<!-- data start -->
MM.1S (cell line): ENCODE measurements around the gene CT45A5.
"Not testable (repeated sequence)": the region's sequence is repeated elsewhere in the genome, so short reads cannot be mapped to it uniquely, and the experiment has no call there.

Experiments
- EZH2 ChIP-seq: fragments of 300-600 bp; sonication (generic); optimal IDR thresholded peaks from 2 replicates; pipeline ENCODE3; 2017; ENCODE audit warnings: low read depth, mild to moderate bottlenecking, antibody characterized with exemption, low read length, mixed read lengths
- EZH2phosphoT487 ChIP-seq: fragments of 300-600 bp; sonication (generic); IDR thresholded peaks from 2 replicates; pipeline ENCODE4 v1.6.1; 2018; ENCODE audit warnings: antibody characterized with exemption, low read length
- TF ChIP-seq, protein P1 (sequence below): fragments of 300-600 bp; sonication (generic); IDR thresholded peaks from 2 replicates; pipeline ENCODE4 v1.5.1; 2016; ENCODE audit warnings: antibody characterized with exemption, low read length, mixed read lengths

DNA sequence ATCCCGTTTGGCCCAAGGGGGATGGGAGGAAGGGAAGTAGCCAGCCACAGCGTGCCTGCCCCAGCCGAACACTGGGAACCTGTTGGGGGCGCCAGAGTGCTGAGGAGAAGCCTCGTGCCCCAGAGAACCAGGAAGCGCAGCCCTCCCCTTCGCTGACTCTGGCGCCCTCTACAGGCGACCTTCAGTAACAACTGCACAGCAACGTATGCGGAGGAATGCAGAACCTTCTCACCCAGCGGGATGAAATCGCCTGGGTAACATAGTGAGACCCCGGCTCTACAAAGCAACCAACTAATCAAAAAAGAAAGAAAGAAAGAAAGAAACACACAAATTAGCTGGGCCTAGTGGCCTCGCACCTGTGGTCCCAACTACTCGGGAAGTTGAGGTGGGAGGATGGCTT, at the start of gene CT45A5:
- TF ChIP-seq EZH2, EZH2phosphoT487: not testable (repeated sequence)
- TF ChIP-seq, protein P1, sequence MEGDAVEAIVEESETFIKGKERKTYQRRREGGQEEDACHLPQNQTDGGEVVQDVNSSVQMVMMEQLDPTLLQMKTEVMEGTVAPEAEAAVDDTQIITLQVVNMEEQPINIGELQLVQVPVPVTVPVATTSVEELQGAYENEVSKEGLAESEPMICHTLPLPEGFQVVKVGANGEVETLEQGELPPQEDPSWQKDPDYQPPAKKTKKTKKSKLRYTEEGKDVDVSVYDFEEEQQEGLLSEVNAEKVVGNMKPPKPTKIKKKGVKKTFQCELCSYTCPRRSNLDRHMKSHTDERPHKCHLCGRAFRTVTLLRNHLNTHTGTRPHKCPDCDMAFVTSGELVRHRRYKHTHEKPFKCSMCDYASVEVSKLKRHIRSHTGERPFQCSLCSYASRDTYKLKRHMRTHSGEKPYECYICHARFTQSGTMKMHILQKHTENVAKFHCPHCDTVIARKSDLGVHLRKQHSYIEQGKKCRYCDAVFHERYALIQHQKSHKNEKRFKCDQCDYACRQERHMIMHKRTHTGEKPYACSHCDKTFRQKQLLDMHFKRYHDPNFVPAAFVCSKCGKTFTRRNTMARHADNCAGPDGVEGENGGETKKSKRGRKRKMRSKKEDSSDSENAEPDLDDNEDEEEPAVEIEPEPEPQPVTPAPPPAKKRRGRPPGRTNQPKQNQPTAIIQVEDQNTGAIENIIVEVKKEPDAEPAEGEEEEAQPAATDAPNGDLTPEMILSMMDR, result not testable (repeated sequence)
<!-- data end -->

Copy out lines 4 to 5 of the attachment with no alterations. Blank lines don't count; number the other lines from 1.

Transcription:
- EZH2 ChIP-seq: fragments of 300-600 bp; sonication (generic); optimal IDR thresholded peaks from 2 replicates; pipeline ENCODE3; 2017; ENCODE audit warnings: low read depth, mild to moderate bottlenecking, antibody characterized with exemption, low read length, mixed read lengths
- EZH2phosphoT487 ChIP-seq: fragments of 300-600 bp; sonication (generic); IDR thresholded peaks from 2 replicates; pipeline ENCODE4 v1.6.1; 2018; ENCODE audit warnings: antibody characterized with exemption, low read length